Of the big, wide, wonderful world of real estate, lately I’ve been watching one key element, a specific spectrum on which consumer preferences seem to be crawling out to the extremes. The bell curve seems to be flipping upside down when it comes to housing customization.
For instance, last week, I read a story about a filmmaker who recently closed escrow on an $8 million house — with plans to tear it down and build a $20 million home in its place!
I’m guessing that the rationale is that the lot is that desirable, although that seems like a big old stretch in logic when you draw it to its logical conclusion that no other lot in America priced at below $8 million would do.
Granted, the house currently onsite is what one of my favorite clients would call "ongepotchket"; Yiddish for gaudy or excessive in decoration.
The look and feel of the decor is what I call Liberace-esque: gold fixtures, hundreds of pounds of burgundy damask silk strung up at every window. Not so cute, and certainly not so 21st century. But this teardown of a house is also brand spanking new!
It’s his money. And I respect his right to spend it how he would like. But is it wise, or even reasonable? The common-sense, increasingly frugal cultural critic in me cannot help but question this decision-making.
Really? Are you truly that sensitive and in need of a house built precisely to the contours of your personal wants and needs that, on a $30 million budget, you simply could not find any other house anywhere, or remodel that one if you needed to change the floor plan or add square feet?
And, forgive me for being lowbrow — you couldn’t just redecorate? Get outta here.
It makes me wonder: How much square footage does a person’s body really need to inhabit to be happy — even live really, really well?
I wonder this often when looking at homes like Candy Spelling’s, which was recently placed on the market for $150 million. Is whoever eventually buys it making the statement that he/she absolutely could not have been happy in, say, a $5 million house?
Is the luxury of the lifestyle you can live in a $150 million home in fact 30 times greater than the life you could live in a $5 million mansion in its own right?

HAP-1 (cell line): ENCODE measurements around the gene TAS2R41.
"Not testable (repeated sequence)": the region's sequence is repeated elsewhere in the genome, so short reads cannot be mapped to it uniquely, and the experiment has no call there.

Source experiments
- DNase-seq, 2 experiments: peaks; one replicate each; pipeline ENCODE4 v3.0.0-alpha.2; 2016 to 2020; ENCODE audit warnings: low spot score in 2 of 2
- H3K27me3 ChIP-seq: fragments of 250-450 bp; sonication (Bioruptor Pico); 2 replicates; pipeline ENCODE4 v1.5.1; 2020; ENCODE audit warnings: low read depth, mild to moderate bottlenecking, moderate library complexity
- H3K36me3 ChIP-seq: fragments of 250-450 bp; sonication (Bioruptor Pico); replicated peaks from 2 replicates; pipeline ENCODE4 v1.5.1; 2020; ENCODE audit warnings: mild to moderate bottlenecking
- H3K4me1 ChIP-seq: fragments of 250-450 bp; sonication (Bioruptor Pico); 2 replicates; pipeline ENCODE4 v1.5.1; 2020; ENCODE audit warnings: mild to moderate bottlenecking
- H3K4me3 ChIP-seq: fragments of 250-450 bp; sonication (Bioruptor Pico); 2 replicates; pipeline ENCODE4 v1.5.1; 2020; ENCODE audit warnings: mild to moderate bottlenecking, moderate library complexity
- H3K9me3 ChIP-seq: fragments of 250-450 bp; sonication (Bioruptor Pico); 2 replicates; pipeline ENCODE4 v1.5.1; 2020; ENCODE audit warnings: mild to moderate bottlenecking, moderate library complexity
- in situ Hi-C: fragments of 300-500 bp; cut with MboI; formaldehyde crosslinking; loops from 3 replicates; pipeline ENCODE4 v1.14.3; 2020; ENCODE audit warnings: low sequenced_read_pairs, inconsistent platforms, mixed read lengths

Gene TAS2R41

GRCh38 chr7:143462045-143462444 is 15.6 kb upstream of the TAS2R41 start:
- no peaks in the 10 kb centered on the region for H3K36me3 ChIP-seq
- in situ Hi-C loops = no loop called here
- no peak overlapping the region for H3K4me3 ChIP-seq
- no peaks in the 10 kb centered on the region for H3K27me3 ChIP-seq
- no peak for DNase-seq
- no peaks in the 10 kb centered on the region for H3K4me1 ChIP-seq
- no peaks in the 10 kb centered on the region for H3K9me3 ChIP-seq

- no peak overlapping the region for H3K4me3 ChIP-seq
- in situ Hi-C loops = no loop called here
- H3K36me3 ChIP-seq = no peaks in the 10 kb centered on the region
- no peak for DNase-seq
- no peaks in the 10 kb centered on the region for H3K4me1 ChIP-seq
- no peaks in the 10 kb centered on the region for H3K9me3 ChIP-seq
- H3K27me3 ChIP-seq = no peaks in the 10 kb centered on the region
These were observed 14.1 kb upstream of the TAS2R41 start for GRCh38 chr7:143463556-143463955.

I recently read an adage to the effect that once we are living above the level of basic subsistence, our happiness is determined more by our attitude than by our possessions.
These extreme examples of personal real estate standards make me wonder if some of us aren’t a bit too sensitive for our own good. If you can’t be happy in a $5 million house, or an $8 million house, will you ever?
But I also see the other end of the spectrum, which, of course, is more relatable to most of us. IKEA, the Swedish design emporium chain that offers flat-packed/self-assembly home furnishings known for their clean design aesthetic, also sells — you guessed it — flat-packed homes!
The BoKlok (Swedish for "live smart") homes have actually been manufactured, assembled and sold by IKEA in various European housing developments for nearly 15 years now.
While these homes are prefabricated, they are done so with IKEA’s usual mastery of nearly universally agreeable design and efficiency, which makes them able to be resold at very affordable pricing. A number of the BoKlok developments have sold out with lotteries and long waiting lists, due to their desirability and affordability.
I couldn’t find any news of BoKlok developments coming to the U.S., but I think there’s an increasing case for this sort of fabulous prefab ingenuity stateside.
Increasingly, Americans en masse are clear that they don’t need uber-customized home spaces, or that much of the customization they do want and need can be easily created after-market.
The "New Frugality" powers this movement. So does the reverse urban flight, whereby so many Americans are moving back into urban job centers and seeking out smaller, more efficient, highly commutable homes like urban lofts.
Plus, non-custom homes are simply getting better and better. IKEA’s BoKlok homes, for example, have high ceilings, large windows for allowing natural light in, and are designed to sit on lots in a way that maximizes outdoor green space.
And even the urban lofts we see for sale across America are increasingly adopting a vintage industrial-style mixture of uncluttered design and charming, comfortable details that is more attractive, more livable, and just plain old more agreeable to more people than the non-custom tract-type homes of yesteryear, which were divisive, when it came down to aesthetics.
Maybe more Americans are creeping out to the non-custom end of the spectrum because developers have done enough trial and error to finally arrive at a design aesthetic that works for many.
But I also think Americans have lost so much in the last few years that we now realize we need much less than we once thought, and can truly appreciate the beauty of simple things like wood floors and subway tile, so long as the home is affordable, functional and well-located for their lifestyle.
For every $8 million house being torn down to build a custom home for a single individual, there are 1,000 big-money McMansions that are being converted into small-scale retirement homes, group homes or artist communities for the benefit of many. And that, I hope, is indicative of the new American way when it comes to housing.